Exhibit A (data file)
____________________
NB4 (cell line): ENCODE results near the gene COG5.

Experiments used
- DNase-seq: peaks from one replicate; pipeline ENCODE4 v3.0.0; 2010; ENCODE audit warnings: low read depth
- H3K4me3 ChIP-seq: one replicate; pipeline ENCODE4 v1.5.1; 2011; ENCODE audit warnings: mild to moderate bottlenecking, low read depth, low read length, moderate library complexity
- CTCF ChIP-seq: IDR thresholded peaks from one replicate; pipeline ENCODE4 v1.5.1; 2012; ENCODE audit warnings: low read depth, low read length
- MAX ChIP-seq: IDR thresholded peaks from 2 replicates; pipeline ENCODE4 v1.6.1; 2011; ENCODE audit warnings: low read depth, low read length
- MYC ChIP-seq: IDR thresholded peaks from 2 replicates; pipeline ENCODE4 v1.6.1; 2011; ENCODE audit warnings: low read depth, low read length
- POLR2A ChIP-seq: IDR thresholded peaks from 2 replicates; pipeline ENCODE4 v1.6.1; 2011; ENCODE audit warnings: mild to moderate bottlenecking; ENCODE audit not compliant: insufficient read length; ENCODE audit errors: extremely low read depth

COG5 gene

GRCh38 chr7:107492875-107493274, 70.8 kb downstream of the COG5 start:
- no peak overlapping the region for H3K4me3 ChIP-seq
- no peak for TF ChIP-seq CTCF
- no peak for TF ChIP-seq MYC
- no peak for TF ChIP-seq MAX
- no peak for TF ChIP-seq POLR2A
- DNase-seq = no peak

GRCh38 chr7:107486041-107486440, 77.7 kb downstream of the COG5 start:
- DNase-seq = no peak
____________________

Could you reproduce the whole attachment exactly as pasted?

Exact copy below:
NB4 (cell line): ENCODE results near the gene COG5.

Experiments used
- DNase-seq: peaks from one replicate; pipeline ENCODE4 v3.0.0; 2010; ENCODE audit warnings: low read depth
- H3K4me3 ChIP-seq: one replicate; pipeline ENCODE4 v1.5.1; 2011; ENCODE audit warnings: mild to moderate bottlenecking, low read depth, low read length, moderate library complexity
- CTCF ChIP-seq: IDR thresholded peaks from one replicate; pipeline ENCODE4 v1.5.1; 2012; ENCODE audit warnings: low read depth, low read length
- MAX ChIP-seq: IDR thresholded peaks from 2 replicates; pipeline ENCODE4 v1.6.1; 2011; ENCODE audit warnings: low read depth, low read length
- MYC ChIP-seq: IDR thresholded peaks from 2 replicates; pipeline ENCODE4 v1.6.1; 2011; ENCODE audit warnings: low read depth, low read length
- POLR2A ChIP-seq: IDR thresholded peaks from 2 replicates; pipeline ENCODE4 v1.6.1; 2011; ENCODE audit warnings: mild to moderate bottlenecking; ENCODE audit not compliant: insufficient read length; ENCODE audit errors: extremely low read depth

COG5 gene

GRCh38 chr7:107492875-107493274, 70.8 kb downstream of the COG5 start:
- no peak overlapping the region for H3K4me3 ChIP-seq
- no peak for TF ChIP-seq CTCF
- no peak for TF ChIP-seq MYC
- no peak for TF ChIP-seq MAX
- no peak for TF ChIP-seq POLR2A
- DNase-seq = no peak

GRCh38 chr7:107486041-107486440, 77.7 kb downstream of the COG5 start:
- DNase-seq = no peak